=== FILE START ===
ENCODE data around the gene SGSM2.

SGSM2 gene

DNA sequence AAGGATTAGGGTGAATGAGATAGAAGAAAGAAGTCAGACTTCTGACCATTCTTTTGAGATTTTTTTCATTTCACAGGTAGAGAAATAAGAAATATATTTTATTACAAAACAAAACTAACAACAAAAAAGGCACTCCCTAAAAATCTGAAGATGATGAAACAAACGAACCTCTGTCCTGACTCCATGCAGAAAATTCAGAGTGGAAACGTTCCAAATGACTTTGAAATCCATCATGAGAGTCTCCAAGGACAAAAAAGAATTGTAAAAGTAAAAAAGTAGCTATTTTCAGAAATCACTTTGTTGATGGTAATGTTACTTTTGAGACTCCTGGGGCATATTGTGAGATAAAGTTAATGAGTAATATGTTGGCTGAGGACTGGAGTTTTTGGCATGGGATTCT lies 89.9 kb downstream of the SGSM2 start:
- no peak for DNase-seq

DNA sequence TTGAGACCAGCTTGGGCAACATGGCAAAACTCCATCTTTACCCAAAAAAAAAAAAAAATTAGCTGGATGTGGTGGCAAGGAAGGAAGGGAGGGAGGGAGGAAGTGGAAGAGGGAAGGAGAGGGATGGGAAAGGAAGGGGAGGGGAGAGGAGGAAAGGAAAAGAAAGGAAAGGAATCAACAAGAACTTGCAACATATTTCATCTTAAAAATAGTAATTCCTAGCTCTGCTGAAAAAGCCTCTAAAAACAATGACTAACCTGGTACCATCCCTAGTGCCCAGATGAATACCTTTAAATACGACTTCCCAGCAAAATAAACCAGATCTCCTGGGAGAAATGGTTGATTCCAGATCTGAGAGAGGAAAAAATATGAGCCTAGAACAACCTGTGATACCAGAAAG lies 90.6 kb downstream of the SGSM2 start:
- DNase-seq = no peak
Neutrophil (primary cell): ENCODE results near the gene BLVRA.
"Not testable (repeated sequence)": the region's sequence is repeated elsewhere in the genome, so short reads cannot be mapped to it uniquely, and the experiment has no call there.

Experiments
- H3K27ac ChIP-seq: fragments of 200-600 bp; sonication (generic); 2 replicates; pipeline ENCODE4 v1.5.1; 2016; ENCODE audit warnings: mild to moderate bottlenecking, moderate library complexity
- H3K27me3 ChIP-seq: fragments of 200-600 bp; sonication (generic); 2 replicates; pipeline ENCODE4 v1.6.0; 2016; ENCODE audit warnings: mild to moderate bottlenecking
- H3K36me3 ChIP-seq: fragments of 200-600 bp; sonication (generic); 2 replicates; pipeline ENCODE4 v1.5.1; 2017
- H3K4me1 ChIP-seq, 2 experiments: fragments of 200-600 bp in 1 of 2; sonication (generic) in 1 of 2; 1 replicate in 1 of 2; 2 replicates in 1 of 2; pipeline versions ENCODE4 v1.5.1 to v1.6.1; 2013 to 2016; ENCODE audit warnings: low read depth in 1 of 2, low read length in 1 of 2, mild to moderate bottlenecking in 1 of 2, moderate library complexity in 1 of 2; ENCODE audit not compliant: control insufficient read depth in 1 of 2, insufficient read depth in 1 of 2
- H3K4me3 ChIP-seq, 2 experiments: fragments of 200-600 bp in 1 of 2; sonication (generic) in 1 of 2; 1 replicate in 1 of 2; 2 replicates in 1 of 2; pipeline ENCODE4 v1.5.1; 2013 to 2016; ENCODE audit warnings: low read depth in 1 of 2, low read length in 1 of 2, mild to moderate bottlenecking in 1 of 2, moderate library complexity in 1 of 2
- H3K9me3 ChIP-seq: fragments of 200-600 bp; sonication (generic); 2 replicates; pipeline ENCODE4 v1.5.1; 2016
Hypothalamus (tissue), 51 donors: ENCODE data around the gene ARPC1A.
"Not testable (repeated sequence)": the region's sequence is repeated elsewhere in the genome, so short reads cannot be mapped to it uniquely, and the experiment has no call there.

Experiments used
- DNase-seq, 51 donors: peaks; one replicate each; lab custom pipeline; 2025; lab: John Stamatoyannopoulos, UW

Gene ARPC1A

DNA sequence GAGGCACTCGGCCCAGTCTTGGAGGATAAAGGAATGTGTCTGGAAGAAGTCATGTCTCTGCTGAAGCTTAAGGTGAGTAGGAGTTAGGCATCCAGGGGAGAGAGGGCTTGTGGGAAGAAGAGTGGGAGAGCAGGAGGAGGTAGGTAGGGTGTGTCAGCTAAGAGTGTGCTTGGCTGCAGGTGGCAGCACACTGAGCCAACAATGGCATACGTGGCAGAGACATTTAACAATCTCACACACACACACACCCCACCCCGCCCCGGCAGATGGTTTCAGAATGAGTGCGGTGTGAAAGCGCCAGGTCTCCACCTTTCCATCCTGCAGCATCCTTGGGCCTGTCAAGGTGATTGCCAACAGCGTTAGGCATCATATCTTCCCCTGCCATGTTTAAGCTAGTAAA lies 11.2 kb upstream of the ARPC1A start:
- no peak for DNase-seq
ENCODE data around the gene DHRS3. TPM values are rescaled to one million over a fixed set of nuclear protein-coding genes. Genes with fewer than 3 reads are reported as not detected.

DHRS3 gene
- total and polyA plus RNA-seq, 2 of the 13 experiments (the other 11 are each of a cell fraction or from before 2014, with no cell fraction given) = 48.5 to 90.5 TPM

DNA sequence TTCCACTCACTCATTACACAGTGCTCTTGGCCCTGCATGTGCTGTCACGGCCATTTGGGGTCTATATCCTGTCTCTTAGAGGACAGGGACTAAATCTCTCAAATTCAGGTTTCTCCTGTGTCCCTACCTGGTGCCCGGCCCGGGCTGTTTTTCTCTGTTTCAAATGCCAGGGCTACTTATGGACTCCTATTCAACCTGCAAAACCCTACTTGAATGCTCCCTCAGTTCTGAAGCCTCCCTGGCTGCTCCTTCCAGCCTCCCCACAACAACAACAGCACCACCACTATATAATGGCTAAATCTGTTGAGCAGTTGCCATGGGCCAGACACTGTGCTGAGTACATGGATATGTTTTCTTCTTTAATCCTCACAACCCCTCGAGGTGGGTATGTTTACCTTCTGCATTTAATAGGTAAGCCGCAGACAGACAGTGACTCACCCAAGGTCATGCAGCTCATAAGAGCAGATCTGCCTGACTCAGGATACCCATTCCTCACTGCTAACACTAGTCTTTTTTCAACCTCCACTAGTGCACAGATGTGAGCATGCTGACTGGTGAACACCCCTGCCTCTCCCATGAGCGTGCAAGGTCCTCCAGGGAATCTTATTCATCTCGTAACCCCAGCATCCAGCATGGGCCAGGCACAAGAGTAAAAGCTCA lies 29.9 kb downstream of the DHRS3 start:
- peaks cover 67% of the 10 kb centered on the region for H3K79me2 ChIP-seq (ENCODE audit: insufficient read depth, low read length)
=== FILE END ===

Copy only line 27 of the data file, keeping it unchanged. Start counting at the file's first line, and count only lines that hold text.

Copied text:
- peaks cover 67% of the 10 kb centered on the region for H3K79me2 ChIP-seq (ENCODE audit: insufficient read depth, low read length)